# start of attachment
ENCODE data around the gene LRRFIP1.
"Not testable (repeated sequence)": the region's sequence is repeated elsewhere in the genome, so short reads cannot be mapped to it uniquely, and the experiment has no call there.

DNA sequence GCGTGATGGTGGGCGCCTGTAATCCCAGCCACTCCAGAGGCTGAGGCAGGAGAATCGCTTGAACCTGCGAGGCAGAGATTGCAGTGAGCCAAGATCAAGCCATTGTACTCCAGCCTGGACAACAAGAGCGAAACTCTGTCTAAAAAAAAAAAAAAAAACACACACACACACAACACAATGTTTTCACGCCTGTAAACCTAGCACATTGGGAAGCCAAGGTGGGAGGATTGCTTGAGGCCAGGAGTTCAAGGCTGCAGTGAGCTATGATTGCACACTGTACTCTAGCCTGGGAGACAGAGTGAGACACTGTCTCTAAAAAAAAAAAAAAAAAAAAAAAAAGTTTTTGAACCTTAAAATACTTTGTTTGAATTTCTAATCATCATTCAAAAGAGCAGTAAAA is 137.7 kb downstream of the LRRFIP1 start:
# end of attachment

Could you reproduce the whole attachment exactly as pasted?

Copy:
ENCODE data around the gene LRRFIP1.
"Not testable (repeated sequence)": the region's sequence is repeated elsewhere in the genome, so short reads cannot be mapped to it uniquely, and the experiment has no call there.

DNA sequence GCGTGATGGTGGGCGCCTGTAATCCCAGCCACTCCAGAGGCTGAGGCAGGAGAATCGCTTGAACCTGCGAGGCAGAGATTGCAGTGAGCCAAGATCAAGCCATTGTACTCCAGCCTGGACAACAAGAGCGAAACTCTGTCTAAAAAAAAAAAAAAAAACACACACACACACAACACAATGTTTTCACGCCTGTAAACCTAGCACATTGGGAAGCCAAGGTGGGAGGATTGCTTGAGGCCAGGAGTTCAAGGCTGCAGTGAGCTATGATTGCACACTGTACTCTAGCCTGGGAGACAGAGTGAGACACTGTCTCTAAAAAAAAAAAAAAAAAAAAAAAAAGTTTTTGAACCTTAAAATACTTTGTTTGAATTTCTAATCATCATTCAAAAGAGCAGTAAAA is 137.7 kb downstream of the LRRFIP1 start: